While many people realize the power of language patterns over outcome of many endeavors, few make a conscious and substantial effort to actually use positive patterns in their speech and – perhaps most important – thinking.
Countless psychology books describe a – now well known – fact that human brain will attempt to find answers to whatever questions are asked of it. It’s the way the neurons are firing inside that roughly 3-pound hunk of gray matter of ours. If after a streak of trading losses you ask yourself ‘WHY have I been sucking so badly lately?!”, your brain will seek, and undoubtedly find, several compelling answers, further reinforcing the mistakes you’ve been making and paving the way for more of them in the future.
If, instead, the question is phrased in a positive and optimistic fashion - ‘What changes do I need to make to correct my recent and uncharacteristic mistakes?’, your always accommodating brain will quickly come up with improvement steps, which – if implemented, of course – will lead the way to better results. Framing of the questions in one’s internal dialogue is one of the relatively easy, but very important steps we can take to enhance performance in any endeavor, including, of course, trading.
Following this theme, take a moment and think about recent instances when you used the word ‘just’. In my opinion, ‘just’ is a dirty word that should be eliminated from trader’s lexicon. It creates a haze of false optimism around reality, along with a fresh dash of hopium. It whispers things like ‘I’m not wrong, I’m JUST a little early’. ‘Just’ is a word we often use to soften the blow to breaking previously established (and well thought out) plans. It creates an excuse to not be disciplined as it eases the negative impact of what we are about to do right when we are about to break a promise or abandon a plan. Sure, there’s the famous Nike’s ‘JUST DO IT’ slogan, which is meant to deliver a positive message, but take an inventory of your ‘just’ usage patterns in your internal dialogue or in your speech; you’ll be surprised at how disproportionate the negative/positive ratio is.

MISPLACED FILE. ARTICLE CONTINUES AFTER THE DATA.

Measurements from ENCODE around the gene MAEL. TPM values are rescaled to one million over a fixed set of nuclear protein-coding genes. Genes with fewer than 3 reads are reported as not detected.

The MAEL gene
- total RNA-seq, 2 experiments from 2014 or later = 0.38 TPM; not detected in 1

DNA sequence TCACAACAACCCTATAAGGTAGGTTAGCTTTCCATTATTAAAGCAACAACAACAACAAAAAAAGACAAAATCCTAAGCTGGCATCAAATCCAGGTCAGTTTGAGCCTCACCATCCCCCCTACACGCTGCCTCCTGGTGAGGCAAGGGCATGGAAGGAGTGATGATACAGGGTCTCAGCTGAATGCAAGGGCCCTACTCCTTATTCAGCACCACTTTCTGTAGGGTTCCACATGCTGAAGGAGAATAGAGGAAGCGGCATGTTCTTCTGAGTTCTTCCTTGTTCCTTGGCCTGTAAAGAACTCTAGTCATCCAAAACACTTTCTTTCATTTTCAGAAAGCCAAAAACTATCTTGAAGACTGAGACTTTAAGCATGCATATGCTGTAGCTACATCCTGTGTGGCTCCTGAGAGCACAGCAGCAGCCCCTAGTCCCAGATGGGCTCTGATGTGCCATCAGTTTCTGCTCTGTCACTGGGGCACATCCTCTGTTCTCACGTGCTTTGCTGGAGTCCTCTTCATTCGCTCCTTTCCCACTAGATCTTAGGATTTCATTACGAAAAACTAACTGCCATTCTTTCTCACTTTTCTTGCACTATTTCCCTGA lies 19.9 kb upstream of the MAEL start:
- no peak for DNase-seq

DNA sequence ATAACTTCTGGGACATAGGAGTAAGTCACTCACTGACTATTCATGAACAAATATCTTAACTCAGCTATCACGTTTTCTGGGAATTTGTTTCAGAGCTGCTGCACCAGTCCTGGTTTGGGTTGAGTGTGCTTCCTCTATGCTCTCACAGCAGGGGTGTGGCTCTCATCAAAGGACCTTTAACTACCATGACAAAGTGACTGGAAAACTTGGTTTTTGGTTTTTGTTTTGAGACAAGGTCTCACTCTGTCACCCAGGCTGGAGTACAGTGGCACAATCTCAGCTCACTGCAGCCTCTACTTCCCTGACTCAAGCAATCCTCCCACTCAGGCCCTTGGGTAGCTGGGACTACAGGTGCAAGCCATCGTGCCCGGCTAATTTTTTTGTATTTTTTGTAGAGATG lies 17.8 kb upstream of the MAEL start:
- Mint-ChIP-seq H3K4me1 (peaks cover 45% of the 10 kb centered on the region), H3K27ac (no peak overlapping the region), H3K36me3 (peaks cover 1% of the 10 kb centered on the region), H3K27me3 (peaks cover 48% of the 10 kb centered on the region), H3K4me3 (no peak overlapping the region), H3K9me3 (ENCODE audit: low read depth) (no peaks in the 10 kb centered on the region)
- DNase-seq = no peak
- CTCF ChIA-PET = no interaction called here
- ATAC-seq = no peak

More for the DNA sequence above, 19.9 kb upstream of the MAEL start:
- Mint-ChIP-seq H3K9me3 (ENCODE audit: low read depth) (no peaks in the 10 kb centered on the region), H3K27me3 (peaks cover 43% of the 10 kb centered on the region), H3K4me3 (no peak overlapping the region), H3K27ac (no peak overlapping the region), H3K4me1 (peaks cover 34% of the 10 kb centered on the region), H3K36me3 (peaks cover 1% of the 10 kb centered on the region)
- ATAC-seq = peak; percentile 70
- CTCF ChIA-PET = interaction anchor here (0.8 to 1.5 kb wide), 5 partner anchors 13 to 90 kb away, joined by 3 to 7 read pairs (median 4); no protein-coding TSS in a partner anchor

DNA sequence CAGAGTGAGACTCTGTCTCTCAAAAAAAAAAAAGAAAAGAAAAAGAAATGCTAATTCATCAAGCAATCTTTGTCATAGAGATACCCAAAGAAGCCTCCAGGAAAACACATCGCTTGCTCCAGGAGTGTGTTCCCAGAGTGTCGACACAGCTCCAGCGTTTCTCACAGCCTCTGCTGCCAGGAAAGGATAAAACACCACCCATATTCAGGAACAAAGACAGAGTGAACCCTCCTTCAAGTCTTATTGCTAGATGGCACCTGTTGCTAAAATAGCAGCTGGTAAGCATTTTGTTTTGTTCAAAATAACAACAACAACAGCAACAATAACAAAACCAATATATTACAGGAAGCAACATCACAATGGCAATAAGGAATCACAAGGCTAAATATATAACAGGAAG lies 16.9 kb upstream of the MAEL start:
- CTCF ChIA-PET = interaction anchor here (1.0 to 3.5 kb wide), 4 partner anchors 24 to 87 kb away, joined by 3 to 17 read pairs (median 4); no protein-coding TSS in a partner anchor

More often than not ‘just’ is not ‘JUST another push up’, ‘JUST another 10 minutes of preparation for tomorrow’s trading day’. It is ‘I’ll have JUST another donut before I start this weight loss plan’; it’s ‘JUST another cigarette before I quit’; it’s “I know I shouldn’t drive after drinking at this party, but it’s JUST a couple of miles’; it’s ‘I’ll give it JUST 20 more cents from my stop-loss’.
So before you say ‘just’ next time, think ‘am I giving myself an excuse to not be disciplined and do what’s necessary to achieve the best results that I can?!’ We all know that discipline is one of the important key differences between successful traders and the ones that blow up over and over again. Next time you catch yourself thinking “I’ll JUST give it 20 more cents below my hard stop” or ‘I’ll JUST give it one more day’, realize that nothing’s more important than executing your trading plan. While losses are an unavoidable part of the game, make sure you keep them at ‘JUST a flesh wound’ level. Do yourself a favor and next time you catch yourself using ‘just’ to soften the blow…
JUST DON’T DO IT!
5 Responses to Just DON’T do it! or the power of ‘JUST’
In trading, we are always swimming upstream against our emotional tendency. Your ‘just’ is (just) another way of stating our failure to control our emotional tendency.
Knowing why is not enough, just as knowing why you can’t run a marathon is not enough. You need to practice, practice, and practice.
There are many way to practice discipline. Martial art training is just one example.
Sure, agreed. Thanks for creating more awareness around just verbiage. I love internal dialogue excercise.
Great post. Thanks
Nice job. Always thought it was interesting to explore with clients why it was easier to self-sabotage versus exercising restraint, discipline and/or perseverance.
Typically one can find value in exploring their belief system (usually a therapist or coach is needed) while working through the cognitive dissonance experienced as one changes from what has “always been” to something that works for one’s betterment.
Change isn’t easy, especially as one ages. In trading it typically takes blowing up an account, or worse, before one recognizes that perhaps their “system” is in need of an overhaul. Sadly though hitting that proverbial brick wall still isn’t enough for some.
Trading isn’t for everyone, even though we’re made to believe that it’s so easy to pull money out of the market. Keep up the nice posts.